A lorry drives into civilians in France. A hijacked truck rams into a department store in Sweden. Airports are struck by blasts in Belgium, while a man goes on a shooting spree in Germany.
News of terror attacks floods the media, and European societies face unprecedented insecurity due to the growth of one infamous group that alone claims responsibility for the majority of attacks that have hit Europe over the past few years: the Islamic State of Iraq and the Levant, now known as the Islamic State.
Like almost every other phenomenon in the world today, terrorism has developed a transnational dimension making it increasingly easy for terrorists to achieve their objective of terrorising civilians, with the ultimate aim of coercing governments and the international political community into giving into their demands.
ISIL is the epitome of modern terrorism – its rampant use of social media to spread its messages and excessive use of brutality set it apart, to the extent that even Al Qaeda, its apparent parent organisation has severed ties with it.
It targets a much broader group of civil society, so-called “non-believers”, which also includes various sects of Islam, which differ in ideology. Various terrorist organisations have pledged alliance to it because its message resonates with them. What also sets it apart from other terror groups is the significance it gives to the establishment of an Islamic caliphate.
Therefore, seizing control over territory is of utmost importance to ISIL fanatics. This has only agitated the Syrian crisis. ISIL has used the political vacuum and chaos to its advantage, not just to establish training camps in Iraq and Syria, but also to recruit and develop a strong network. ISIL ultimately grew out of instability in Iraq, following the US occupation and the fall of Saddam Hussein’s regime, and today controls a little less than 7 percent of Syrian territory.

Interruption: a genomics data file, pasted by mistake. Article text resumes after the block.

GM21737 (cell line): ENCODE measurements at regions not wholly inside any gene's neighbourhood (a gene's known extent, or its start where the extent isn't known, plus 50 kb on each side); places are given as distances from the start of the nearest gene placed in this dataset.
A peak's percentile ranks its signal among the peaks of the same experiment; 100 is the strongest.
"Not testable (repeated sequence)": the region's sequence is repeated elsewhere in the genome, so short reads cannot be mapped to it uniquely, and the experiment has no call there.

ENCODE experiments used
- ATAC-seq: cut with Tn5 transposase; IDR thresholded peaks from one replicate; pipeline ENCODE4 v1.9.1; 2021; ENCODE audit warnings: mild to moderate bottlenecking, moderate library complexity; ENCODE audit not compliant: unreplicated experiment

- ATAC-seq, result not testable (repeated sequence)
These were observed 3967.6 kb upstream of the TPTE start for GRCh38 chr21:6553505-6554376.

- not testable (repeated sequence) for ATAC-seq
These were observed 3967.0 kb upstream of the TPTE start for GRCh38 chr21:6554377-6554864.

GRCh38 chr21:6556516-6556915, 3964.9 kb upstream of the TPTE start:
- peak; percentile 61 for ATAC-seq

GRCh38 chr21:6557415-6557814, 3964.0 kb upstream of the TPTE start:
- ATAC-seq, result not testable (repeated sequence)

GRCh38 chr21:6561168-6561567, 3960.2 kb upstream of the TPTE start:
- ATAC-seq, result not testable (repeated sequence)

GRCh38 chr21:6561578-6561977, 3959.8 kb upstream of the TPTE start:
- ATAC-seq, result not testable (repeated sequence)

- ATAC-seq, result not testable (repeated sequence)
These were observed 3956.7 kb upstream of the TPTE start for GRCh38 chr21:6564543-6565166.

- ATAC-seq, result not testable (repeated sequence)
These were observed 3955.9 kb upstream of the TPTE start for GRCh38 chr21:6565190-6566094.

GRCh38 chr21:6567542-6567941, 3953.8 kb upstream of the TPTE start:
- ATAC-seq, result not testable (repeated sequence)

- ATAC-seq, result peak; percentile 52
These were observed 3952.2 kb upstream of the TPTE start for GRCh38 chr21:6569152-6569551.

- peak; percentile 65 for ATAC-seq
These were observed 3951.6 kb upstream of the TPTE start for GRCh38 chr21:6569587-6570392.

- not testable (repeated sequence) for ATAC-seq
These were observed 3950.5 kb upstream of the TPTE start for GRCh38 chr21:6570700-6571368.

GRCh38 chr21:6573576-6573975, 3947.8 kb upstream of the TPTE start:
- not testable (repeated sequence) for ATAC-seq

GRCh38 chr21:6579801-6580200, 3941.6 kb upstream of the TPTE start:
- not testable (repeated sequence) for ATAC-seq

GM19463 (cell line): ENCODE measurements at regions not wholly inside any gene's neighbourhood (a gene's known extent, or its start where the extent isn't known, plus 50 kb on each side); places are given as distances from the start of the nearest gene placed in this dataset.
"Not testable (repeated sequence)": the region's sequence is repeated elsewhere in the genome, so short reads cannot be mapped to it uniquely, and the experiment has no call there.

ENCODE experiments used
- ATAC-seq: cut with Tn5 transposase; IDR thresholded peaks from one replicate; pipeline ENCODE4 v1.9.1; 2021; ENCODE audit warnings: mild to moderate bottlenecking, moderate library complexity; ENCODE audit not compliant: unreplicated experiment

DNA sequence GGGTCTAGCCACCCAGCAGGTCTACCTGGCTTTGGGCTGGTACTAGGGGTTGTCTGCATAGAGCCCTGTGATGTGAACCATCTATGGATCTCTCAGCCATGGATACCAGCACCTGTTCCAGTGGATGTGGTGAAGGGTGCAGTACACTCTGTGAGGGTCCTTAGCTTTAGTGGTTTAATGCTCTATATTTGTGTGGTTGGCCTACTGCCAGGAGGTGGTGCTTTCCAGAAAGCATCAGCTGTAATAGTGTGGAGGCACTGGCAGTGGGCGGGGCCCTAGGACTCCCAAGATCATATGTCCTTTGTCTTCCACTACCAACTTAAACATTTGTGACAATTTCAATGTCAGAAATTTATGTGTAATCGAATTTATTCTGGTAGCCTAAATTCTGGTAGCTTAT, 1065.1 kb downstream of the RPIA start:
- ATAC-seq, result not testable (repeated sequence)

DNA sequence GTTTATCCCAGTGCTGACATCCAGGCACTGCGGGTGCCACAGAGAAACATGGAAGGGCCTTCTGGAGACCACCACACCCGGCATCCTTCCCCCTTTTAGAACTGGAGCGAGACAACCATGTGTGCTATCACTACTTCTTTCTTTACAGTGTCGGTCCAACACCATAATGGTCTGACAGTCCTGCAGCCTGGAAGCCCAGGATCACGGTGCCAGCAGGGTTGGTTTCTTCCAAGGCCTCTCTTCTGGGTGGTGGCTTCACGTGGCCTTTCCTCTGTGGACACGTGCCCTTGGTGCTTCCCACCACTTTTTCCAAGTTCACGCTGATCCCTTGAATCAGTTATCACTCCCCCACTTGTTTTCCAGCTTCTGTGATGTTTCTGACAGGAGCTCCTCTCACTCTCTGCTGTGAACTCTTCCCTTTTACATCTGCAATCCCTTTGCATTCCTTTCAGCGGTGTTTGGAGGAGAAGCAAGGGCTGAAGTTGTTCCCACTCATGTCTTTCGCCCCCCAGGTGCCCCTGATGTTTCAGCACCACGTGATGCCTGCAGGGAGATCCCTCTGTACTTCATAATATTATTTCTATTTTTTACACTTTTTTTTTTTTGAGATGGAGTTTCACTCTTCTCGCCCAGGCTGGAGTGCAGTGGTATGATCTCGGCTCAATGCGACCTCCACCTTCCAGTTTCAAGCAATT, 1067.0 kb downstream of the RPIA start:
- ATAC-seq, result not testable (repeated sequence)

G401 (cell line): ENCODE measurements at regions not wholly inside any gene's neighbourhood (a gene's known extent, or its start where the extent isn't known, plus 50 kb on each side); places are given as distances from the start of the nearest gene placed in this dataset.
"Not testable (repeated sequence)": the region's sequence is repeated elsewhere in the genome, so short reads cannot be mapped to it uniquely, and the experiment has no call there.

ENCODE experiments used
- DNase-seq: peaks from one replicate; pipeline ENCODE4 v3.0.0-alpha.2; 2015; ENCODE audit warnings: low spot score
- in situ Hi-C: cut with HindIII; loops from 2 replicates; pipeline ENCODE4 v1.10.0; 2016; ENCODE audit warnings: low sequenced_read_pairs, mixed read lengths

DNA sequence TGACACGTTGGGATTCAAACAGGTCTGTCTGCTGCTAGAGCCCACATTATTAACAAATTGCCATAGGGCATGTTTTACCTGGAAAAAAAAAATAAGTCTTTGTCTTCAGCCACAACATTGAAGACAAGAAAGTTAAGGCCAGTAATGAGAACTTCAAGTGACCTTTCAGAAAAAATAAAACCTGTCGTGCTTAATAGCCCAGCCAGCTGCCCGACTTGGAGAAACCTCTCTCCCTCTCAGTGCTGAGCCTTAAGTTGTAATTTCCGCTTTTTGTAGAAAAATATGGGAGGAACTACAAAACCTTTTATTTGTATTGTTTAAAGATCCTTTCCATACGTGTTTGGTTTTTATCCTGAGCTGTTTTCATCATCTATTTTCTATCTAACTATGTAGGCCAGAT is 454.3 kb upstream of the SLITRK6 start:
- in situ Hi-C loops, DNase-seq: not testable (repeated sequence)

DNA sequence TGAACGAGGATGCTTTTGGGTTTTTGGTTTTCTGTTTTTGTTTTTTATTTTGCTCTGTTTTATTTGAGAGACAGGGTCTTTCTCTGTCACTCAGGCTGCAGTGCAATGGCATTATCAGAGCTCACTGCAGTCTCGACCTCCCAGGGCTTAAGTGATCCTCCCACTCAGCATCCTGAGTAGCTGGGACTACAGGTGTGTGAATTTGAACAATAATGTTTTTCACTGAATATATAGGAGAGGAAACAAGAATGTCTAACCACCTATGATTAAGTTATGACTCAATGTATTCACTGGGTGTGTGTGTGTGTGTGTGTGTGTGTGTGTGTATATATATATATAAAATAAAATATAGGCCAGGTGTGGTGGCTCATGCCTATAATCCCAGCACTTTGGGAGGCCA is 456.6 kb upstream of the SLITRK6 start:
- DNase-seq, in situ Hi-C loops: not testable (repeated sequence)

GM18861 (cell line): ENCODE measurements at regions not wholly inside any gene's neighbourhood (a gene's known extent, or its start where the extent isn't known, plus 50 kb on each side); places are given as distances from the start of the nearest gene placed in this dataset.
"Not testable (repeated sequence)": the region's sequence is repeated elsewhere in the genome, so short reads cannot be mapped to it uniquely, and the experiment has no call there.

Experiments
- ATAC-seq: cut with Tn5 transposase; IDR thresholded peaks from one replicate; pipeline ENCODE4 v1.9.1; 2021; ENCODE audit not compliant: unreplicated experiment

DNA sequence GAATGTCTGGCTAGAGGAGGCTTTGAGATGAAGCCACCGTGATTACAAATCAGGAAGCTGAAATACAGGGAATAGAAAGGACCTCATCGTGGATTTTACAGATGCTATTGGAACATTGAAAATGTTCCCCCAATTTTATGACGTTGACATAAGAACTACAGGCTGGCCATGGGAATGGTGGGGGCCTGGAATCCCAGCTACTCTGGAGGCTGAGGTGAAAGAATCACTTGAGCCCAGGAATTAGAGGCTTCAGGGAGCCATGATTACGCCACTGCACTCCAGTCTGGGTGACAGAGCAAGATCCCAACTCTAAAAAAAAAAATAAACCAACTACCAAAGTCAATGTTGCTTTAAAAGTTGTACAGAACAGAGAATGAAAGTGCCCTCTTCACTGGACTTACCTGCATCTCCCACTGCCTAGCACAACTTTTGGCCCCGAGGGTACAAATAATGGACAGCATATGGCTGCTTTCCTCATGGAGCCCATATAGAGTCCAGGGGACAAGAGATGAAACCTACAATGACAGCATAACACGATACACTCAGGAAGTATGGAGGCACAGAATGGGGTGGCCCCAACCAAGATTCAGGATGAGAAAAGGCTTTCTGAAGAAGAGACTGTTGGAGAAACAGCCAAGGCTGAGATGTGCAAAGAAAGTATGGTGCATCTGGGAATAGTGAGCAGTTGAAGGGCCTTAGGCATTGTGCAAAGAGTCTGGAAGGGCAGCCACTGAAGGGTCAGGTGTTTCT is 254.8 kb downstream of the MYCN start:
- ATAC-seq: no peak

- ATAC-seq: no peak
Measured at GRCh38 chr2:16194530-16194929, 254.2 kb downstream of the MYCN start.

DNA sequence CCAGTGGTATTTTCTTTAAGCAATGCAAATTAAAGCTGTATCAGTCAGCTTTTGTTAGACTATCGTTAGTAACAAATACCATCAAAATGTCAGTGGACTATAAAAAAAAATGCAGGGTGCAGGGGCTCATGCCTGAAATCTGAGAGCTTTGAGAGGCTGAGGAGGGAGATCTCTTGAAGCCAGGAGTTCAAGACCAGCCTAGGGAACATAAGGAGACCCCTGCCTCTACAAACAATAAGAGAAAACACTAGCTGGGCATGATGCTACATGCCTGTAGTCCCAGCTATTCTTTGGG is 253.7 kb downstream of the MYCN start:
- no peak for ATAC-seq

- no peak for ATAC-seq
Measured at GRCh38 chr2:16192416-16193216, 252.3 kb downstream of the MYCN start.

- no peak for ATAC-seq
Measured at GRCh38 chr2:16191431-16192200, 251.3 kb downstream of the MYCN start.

Now, ISIL is expanding its base in Europe, as a ground for recruitment and target for atrocities.
But why is Europe a target for ISIL? There is no simple answer to this question. But let’s begin with the much-criticized Sykes-Picot agreement of 1916. Abu Bakr al-Baghdadi, ISIL’s caliph, deems it a “conspiracy” aimed at deciding the future of the people of the Middle East, without their consent, by dividing the region into spheres of influence between the French and the British.
Modern state borders were drawn based on the agreement and today, according to ISIL, “wars are being fought to preserve them”. ISIL views this as the exploitation of Middle Eastern lands at the hands of European countries. It has used this grievance to justify its attacks. The details of the Sykes-Picot agreement have contributed to the instability in Iraq and Syria, the former being a British colonial enterprise and the latter a France one.
Both nations wracked by instability and coups until the Hussein and Assad regimes were established. Both countries experienced further political crises that morphed into deep political vacuums, which facilitated the creation of ISIL. Furthermore, the “us versus them” mindset, borne out of a supposedly extreme profiling of Muslims has fostered ISIL’s hostility towards the US and its European allies.